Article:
To collect the data, face-to-face interviews were conducted in early 2020 with undergraduate students who were working or had worked in the Heriot-Watt University campus hotel. Based on the recommendations of Marshall et al. (2013) and Thomson (2010) that 30 interviews should be enough to find commonalities within the data, 30 interviews were conducted, which generated some 9 hours of discussions. To collect the data, a desk was set up outside the university’s main catering outlet, with a sign inviting undergraduate students who had worked/were still working in the campus hotel to take part in the study. While this method had the advantage of conducting interviews without prearranged appointments, it also had some disadvantages: the openness of the environment meant it was not possible to record the interviews, and as only one person conducted the interviews, the results were based on the researcher’s notes rather than full transcripts.
The development of the interview topics, while based on insights provided by the literature review, were designed to open up discussions with the interviewees about the campus hotel, rather than to provide answers to a set of questions. Driven by the two aims of the study, the research methodology used semi-structured questions, as this allowed the interviewees to highlight issues that they, rather than the researcher, thought was important (Waller et al. 2016).
A thematic approach was used to analyse the data, for, as noted by Braun and Clarke (2006), this provides an opportunity to identify patterns or themes. The researcher’s notes from each of the 30 interviews were first grouped into a series of codes so as to identify common issues. From these issues, a series of patterns emerged, which were categorised into one of two themes (Table 1). One of the practical challenges in thematic analysis is to allocate the codes to themes because, as Braun et al. (2019) noted, in seeking to establish the strengths of themes, there is no definitive sample size; rather, the inclusion of a code within a theme “should be informed by pragmatic and subjective considerations” (p. 842). Given that words are powerful tools, in the results section, they are used to illustrate the key messages emerging from the two themes, for, as suggested by O’Gorman and Macintosh (2014), using the actual words of the interviewees to tell a story is one of the strengths of thematic analysis.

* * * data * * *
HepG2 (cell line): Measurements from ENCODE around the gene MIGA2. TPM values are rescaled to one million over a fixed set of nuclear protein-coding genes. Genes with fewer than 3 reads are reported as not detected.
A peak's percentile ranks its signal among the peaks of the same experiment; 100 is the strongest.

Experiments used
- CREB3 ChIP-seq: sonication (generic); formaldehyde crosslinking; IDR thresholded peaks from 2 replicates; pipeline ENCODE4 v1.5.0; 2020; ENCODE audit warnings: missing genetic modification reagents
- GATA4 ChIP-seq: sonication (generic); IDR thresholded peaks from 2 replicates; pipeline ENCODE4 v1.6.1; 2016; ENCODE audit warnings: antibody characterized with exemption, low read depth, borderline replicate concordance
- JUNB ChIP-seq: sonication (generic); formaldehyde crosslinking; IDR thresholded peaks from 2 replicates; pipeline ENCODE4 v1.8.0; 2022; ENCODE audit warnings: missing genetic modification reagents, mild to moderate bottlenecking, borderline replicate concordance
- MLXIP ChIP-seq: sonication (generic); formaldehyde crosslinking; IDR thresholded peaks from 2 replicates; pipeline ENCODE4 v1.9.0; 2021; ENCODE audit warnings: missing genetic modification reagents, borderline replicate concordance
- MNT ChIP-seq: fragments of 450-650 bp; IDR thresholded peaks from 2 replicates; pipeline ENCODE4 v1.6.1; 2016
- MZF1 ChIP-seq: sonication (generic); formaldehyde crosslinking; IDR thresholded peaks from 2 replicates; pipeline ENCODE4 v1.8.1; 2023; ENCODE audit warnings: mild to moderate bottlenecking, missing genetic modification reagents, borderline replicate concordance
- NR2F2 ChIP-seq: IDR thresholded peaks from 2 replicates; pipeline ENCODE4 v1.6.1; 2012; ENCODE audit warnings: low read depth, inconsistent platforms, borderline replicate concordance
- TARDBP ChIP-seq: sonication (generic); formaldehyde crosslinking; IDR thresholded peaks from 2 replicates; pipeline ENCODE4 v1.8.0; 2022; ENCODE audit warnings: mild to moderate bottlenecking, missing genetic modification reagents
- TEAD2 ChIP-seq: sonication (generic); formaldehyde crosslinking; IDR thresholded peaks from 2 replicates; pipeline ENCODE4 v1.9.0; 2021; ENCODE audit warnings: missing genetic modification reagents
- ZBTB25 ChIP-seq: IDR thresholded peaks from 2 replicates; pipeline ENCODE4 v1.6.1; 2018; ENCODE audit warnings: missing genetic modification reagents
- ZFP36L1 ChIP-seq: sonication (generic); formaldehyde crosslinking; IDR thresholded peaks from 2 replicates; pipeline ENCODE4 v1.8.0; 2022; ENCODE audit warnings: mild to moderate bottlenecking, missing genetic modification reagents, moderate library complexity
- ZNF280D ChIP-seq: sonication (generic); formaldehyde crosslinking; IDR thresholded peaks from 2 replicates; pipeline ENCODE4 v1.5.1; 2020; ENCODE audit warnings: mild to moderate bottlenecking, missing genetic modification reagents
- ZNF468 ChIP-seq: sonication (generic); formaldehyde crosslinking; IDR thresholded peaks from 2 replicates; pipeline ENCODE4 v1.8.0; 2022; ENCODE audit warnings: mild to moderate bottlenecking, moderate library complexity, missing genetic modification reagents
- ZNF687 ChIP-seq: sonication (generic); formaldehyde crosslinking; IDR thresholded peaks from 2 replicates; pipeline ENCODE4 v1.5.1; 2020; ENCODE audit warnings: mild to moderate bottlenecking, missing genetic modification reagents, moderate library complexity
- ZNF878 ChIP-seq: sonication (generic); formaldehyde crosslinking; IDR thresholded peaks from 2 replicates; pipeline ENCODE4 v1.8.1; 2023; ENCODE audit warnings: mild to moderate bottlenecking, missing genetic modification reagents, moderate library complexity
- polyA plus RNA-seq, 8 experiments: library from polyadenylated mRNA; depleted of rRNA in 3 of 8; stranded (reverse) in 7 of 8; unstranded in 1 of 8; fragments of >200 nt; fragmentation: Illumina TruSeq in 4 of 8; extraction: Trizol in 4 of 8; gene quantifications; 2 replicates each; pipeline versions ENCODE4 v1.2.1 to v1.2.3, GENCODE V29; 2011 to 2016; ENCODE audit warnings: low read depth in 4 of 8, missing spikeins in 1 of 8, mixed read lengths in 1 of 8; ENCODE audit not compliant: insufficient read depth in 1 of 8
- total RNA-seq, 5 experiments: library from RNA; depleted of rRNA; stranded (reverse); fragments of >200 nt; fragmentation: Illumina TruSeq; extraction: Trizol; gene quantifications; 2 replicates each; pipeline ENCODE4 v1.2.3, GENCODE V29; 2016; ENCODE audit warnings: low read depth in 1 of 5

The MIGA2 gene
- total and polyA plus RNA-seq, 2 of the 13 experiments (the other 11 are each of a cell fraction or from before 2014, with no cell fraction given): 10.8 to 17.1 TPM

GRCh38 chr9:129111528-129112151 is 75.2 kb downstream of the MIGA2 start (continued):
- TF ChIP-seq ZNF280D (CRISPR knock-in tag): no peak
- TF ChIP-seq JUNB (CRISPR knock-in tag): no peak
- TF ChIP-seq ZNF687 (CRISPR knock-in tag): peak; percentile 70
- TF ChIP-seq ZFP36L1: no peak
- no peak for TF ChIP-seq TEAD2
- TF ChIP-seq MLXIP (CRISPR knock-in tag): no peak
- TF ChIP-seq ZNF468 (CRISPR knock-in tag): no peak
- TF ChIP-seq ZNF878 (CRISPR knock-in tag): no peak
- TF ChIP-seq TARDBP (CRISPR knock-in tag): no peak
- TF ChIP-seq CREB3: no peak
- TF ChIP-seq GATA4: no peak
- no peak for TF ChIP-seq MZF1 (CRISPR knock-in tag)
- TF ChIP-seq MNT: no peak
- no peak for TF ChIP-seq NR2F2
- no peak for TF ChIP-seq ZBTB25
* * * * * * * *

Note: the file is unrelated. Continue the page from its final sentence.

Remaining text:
Table 1: Thematic map
|Do the training and work experiences provided by a campus hotel encourage non-hospitality students to consider a career in hospitality?
|Not thought about a career in hospitality or tourism but would now consider this as a career.
Working in hotels was hard real-life work.
Working in a campus hotel was fun, but it was not a real job.
Training provided by the hotel was really focused, and we got paid for attending courses.
It helped to be working alongside other students.
Learnt a lot by working alongside real people in real jobs.
The university careers service had very little information about graduate training programmes in hotels.
The university discouraged me to consider a career in hospitality or tourism.
|Could the hospitality education/training provided by a commercial campus hotel offer an alternative pedagogical model for a new type of hospitality training hotel?
|Real-life hospitality/tourism courses taught by the hotel staff could expand the university teaching programmes.
Students already gain a lot of work experience by working in research centres [institutions] on campus, so why not work in a hotel.